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I recall the excitement when first moved to LA at the prospect of going to
Murray's.  Then I went.  Dashed hopes.  Only to be outdone by the music shop
on Highland at Santa Monica, with a shopkeeper even more arrogant than
Murray.  I hate to see record (and book) shops close but when their "owner"
behaves as these folks have, give me the internet any day.

Alan Carrie

On Wed, Aug 18, 2010 at 12:23 PM, Cary Ginell <[log in to unmask]> wrote:

> The point differentiating "stock" from "collection" is well-taken in this
> case. To my knowledge, Murray as never been anything but a shopkeeper. He
> has no private collection to my knowledge and really isn't all that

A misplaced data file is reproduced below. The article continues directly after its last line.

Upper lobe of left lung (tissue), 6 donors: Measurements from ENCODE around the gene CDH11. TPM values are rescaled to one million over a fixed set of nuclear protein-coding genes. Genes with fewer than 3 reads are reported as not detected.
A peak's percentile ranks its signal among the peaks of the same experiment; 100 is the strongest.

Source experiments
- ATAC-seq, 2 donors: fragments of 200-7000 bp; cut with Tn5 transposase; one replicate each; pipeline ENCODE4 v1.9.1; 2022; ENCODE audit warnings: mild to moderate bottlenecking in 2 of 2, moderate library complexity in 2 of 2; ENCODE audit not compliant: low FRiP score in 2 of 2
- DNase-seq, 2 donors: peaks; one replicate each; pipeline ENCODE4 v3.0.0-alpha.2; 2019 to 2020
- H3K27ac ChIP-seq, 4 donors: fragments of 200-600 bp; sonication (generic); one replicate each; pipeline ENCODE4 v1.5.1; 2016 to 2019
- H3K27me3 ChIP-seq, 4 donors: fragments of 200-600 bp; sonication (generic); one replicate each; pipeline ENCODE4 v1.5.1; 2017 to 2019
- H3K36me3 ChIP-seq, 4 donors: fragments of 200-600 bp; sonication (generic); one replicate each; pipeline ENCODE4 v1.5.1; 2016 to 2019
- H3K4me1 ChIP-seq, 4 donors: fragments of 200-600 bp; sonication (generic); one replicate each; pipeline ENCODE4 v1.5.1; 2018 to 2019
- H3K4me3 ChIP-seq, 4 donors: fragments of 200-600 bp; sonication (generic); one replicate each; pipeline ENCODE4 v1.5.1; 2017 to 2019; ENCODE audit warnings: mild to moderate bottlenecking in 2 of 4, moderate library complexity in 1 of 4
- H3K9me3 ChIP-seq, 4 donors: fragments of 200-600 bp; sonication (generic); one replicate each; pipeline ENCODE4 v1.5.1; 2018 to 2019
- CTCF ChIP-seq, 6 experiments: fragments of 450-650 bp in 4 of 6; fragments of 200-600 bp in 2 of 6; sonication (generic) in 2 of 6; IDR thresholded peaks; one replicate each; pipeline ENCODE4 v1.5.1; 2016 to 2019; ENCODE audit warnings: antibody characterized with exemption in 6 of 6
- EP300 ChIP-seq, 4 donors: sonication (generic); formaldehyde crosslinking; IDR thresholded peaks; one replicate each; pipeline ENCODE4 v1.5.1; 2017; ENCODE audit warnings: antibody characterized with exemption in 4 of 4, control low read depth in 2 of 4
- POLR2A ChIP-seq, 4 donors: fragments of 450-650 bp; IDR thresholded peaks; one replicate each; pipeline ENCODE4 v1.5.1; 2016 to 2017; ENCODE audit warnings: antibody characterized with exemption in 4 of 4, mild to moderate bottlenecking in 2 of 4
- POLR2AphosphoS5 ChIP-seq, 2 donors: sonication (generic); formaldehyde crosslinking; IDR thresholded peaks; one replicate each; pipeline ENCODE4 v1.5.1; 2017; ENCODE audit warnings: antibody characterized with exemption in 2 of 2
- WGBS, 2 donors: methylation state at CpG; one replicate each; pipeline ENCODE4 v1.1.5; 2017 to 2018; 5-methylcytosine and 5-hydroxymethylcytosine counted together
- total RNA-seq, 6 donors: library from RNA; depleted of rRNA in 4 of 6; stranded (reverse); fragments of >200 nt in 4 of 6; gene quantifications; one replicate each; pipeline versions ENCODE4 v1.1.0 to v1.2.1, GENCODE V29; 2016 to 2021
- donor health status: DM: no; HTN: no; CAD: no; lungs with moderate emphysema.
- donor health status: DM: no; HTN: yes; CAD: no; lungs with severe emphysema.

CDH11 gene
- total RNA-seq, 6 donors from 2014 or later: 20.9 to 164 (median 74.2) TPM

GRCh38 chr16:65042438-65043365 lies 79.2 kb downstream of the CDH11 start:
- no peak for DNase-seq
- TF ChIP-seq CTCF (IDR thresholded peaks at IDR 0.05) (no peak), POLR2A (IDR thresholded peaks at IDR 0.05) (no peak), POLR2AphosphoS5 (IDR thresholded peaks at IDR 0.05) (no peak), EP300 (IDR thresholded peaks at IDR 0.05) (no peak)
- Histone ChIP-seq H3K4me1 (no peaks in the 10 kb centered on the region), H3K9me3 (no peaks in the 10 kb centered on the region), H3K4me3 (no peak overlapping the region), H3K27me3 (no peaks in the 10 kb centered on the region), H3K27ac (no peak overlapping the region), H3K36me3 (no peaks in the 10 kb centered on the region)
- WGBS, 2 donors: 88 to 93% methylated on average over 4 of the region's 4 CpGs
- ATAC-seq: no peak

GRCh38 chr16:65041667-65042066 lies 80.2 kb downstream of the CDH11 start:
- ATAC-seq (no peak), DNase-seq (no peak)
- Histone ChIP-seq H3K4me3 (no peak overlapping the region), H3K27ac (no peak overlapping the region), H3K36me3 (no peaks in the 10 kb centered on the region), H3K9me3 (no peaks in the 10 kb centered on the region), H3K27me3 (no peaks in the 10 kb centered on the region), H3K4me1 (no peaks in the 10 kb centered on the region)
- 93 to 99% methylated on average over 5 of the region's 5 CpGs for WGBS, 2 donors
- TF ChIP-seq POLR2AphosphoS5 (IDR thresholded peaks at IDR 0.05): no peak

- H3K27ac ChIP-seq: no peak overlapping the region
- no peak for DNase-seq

> concerned with the finer points of discographical research as are serious
> collectors. He never worked hard to make his a better business. He just
> opened his doors and expected to sell his schlock for whatever ridiculous
> prices he posted on them. He has been reviled in L.A. for decades as being a
> grumpy, mean, brusque, and difficult person. The last time I visited his
> shop was maybe 25-30 years ago, when it was on Santa Monica Blvd. near
> Western, a bad part of town even then. What he's got now is most likely the
> same stuff, only rifled through even further. There may be some choice items
> that he set aside (some of which he has displayed during interviews), but I
> can almost guarantee that they are a miniscule percentage of his holdings
> and certainly not representative of all that is there. If his business were
> doing well, he wouldn't need to find a new profession at his advanced age.
> He could have just dumped what was left and gone off to some island in
> blissful retirement. But creating a new image of himself as a "lovable old
> coot" on TV shows is easier for him and probably earns him a much better
> income than selling records. If these records end up in a land fill
> somewhere, they probably won't be missed.
>
> Cary Ginell
>
>